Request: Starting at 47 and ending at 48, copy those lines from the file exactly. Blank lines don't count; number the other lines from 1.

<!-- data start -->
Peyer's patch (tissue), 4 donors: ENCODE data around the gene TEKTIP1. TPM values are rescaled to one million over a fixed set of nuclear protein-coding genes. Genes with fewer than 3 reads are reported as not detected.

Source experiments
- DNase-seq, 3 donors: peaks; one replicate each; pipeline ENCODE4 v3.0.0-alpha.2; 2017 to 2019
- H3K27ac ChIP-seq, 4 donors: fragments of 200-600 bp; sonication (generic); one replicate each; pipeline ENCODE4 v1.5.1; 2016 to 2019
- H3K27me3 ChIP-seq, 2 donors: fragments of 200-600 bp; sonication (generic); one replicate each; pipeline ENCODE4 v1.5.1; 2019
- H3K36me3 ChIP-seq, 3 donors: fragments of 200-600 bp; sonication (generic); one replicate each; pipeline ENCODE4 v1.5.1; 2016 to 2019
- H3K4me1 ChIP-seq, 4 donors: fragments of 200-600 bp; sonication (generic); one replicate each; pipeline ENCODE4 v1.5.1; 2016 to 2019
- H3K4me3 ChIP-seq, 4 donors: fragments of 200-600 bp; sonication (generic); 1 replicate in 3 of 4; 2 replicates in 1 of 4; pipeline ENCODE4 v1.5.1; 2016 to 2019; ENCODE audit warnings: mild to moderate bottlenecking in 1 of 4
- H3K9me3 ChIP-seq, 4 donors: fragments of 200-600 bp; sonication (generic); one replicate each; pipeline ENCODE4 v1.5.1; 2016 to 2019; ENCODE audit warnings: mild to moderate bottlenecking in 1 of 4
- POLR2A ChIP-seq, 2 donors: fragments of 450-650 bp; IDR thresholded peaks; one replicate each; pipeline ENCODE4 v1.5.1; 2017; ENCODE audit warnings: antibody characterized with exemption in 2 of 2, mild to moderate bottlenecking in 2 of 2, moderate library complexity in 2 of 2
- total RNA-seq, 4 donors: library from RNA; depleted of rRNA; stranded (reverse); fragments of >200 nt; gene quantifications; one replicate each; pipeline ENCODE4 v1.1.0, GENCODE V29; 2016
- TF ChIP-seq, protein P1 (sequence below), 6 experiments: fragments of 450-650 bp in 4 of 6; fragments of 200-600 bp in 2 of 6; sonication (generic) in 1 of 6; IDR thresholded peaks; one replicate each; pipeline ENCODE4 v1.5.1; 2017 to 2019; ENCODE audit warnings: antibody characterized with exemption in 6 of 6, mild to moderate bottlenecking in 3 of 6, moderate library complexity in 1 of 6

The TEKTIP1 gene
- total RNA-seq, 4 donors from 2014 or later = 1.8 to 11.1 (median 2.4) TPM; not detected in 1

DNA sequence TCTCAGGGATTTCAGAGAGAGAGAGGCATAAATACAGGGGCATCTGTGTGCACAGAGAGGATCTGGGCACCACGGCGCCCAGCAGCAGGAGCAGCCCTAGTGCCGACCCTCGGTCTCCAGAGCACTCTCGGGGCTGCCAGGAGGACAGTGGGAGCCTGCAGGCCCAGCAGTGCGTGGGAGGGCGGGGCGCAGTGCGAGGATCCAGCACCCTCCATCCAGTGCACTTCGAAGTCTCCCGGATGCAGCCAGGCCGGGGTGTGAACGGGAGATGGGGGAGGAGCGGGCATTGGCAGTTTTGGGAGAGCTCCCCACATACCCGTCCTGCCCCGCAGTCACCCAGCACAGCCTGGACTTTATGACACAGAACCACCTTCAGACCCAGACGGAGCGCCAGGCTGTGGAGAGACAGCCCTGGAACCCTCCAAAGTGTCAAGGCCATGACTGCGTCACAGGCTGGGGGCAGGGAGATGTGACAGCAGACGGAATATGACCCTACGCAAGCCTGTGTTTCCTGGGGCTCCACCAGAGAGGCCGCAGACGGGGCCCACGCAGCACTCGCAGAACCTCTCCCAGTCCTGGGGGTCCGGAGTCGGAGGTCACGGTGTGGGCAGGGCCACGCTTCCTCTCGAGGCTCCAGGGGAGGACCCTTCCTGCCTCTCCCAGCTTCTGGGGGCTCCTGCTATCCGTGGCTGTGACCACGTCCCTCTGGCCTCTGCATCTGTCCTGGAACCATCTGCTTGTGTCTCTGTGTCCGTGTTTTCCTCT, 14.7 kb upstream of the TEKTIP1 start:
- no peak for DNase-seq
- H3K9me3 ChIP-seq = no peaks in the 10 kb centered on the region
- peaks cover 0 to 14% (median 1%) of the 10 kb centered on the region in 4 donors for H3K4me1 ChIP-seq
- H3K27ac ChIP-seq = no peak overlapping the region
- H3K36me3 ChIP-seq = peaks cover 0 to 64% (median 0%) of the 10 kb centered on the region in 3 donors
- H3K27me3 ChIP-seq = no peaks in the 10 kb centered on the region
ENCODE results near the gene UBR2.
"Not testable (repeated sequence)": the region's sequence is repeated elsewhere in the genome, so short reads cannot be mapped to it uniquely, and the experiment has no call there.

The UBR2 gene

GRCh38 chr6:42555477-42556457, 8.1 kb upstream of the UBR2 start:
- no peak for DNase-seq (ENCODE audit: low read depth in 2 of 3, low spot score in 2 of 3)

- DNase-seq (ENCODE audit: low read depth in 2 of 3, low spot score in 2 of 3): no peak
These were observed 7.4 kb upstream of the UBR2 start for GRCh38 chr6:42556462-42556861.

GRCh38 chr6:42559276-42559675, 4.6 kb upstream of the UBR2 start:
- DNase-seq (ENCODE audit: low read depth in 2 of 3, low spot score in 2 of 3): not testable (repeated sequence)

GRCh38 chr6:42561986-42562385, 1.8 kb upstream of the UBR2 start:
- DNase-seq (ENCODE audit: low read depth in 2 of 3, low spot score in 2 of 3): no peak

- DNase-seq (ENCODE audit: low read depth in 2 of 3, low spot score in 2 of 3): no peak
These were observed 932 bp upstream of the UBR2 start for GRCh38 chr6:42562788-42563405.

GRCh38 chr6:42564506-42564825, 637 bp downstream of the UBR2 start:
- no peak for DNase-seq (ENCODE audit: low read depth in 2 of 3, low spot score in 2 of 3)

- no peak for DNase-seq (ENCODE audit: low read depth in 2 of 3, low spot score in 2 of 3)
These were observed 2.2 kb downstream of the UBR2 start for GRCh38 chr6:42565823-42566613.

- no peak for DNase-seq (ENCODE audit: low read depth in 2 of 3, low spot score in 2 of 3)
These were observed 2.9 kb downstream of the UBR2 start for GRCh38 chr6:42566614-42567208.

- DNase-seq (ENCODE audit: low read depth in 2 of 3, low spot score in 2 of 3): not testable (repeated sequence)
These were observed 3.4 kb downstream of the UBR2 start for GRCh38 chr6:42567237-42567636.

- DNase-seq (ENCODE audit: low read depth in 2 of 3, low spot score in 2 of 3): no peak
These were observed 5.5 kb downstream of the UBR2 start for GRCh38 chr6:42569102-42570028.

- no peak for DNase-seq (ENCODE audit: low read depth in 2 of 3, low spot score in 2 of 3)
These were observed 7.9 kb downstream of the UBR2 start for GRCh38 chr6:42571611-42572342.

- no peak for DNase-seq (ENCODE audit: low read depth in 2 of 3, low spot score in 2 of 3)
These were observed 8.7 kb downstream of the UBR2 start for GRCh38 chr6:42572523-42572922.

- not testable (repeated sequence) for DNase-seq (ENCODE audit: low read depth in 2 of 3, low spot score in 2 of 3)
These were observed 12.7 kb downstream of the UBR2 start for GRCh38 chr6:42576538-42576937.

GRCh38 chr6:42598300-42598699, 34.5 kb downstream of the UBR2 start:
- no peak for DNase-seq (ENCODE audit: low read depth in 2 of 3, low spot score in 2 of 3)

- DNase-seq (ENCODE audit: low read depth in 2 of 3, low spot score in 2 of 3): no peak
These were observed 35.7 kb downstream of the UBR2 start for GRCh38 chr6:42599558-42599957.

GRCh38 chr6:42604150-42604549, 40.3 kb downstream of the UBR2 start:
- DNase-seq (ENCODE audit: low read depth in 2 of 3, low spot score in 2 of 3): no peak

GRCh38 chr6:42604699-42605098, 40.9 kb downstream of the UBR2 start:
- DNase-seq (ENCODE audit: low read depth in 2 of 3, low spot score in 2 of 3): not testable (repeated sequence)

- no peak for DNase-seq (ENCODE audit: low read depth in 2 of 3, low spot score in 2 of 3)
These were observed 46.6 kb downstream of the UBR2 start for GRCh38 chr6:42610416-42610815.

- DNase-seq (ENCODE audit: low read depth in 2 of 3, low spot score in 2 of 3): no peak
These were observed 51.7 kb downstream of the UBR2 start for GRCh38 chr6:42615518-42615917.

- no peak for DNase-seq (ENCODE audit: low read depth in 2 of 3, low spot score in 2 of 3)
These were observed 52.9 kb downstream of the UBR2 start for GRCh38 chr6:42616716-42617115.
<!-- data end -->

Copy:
- no peak for DNase-seq (ENCODE audit: low read depth in 2 of 3, low spot score in 2 of 3)
These were observed 8.7 kb downstream of the UBR2 start for GRCh38 chr6:42572523-42572922.